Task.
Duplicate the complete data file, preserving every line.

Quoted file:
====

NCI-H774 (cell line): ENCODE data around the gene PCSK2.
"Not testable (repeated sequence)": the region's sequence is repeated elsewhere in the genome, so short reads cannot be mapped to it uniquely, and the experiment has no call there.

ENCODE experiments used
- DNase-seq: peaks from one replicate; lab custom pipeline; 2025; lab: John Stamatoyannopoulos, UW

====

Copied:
NCI-H774 (cell line): ENCODE data around the gene PCSK2.
"Not testable (repeated sequence)": the region's sequence is repeated elsewhere in the genome, so short reads cannot be mapped to it uniquely, and the experiment has no call there.

ENCODE experiments used
- DNase-seq: peaks from one replicate; lab custom pipeline; 2025; lab: John Stamatoyannopoulos, UW